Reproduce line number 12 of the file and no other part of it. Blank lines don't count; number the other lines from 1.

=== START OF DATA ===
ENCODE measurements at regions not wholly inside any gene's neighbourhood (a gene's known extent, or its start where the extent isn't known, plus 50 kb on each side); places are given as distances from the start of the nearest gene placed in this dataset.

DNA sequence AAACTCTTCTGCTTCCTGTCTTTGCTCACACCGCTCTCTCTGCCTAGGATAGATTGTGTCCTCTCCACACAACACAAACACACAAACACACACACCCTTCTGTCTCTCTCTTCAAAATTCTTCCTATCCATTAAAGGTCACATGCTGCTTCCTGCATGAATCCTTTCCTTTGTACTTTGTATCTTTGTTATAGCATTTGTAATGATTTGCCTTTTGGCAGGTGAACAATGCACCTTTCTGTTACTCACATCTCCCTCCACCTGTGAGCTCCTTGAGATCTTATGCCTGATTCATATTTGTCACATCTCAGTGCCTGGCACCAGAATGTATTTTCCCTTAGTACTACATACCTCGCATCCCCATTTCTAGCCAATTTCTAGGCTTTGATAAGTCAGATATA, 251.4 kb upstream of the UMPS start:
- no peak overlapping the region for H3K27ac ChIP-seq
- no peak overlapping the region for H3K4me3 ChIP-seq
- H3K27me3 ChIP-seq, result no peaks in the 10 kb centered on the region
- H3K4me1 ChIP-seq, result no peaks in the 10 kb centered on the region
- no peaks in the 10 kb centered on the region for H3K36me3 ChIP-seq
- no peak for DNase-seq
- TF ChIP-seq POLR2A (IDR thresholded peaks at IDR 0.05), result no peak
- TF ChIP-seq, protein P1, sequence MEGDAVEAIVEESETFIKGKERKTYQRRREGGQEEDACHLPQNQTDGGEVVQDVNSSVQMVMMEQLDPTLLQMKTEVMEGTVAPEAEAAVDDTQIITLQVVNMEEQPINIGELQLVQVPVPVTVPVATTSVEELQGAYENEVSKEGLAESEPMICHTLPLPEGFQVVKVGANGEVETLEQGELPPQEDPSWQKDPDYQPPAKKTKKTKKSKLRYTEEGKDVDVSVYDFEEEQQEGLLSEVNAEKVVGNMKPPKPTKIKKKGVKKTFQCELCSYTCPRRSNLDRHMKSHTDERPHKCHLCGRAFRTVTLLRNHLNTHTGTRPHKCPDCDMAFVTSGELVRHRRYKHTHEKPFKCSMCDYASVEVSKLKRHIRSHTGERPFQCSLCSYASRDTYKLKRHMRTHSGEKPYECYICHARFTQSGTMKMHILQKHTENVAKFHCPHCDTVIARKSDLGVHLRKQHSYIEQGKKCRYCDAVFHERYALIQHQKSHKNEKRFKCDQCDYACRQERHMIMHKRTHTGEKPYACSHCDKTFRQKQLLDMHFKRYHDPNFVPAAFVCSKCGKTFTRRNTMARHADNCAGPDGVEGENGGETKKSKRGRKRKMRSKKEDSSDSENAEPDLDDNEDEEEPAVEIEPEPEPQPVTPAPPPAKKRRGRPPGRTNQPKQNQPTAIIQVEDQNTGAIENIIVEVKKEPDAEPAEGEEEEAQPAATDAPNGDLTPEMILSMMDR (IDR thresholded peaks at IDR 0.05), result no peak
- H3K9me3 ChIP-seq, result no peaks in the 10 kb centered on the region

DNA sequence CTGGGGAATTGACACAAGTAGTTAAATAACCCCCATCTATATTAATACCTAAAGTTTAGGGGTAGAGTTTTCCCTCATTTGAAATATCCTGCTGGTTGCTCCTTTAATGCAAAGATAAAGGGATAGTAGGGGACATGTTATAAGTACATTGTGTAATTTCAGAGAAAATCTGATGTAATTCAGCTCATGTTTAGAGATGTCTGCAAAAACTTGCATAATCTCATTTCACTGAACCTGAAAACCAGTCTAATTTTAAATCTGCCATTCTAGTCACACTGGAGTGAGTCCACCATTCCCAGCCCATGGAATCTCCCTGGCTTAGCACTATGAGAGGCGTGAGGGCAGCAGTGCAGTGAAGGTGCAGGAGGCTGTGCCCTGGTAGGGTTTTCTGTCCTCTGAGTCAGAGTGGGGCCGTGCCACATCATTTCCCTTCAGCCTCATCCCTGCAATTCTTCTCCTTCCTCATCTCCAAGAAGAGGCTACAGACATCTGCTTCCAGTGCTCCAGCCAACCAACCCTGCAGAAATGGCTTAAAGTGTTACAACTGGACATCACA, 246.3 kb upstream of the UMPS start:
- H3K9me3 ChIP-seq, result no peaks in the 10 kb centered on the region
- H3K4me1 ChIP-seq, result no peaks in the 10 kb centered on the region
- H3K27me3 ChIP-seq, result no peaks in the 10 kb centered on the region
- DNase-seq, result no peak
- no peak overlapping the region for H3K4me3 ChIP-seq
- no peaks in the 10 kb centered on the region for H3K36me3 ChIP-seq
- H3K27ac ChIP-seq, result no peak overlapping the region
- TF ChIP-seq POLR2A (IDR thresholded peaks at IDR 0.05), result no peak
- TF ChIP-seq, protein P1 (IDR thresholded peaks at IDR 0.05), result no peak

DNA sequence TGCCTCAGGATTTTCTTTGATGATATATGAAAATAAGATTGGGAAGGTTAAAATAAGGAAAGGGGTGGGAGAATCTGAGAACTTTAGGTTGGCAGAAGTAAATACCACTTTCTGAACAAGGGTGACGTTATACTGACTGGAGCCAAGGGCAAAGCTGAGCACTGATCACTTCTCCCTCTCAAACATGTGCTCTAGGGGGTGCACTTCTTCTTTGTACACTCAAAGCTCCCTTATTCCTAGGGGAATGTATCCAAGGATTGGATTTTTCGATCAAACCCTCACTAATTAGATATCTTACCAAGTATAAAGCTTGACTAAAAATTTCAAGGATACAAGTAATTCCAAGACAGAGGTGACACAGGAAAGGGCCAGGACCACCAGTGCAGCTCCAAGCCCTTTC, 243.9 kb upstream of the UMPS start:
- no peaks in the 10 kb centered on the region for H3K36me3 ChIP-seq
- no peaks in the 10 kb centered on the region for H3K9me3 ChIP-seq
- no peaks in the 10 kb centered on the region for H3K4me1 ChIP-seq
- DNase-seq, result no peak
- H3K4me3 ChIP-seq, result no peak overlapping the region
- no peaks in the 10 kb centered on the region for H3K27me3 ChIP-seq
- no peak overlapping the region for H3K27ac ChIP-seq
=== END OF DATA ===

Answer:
DNA sequence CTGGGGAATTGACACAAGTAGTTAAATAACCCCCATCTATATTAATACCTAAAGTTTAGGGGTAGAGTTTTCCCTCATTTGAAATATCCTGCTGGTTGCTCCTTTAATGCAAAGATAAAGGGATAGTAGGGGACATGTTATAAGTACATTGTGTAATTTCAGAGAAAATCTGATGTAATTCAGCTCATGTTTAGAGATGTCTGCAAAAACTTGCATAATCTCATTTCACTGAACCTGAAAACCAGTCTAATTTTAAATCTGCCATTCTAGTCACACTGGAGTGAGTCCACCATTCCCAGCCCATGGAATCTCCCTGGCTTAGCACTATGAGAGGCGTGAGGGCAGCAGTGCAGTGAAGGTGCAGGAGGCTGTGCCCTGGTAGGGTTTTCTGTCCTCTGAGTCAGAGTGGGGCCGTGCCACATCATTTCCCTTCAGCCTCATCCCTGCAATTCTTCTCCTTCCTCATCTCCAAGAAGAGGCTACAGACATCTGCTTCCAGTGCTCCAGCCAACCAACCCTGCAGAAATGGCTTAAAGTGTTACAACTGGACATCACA, 246.3 kb upstream of the UMPS start: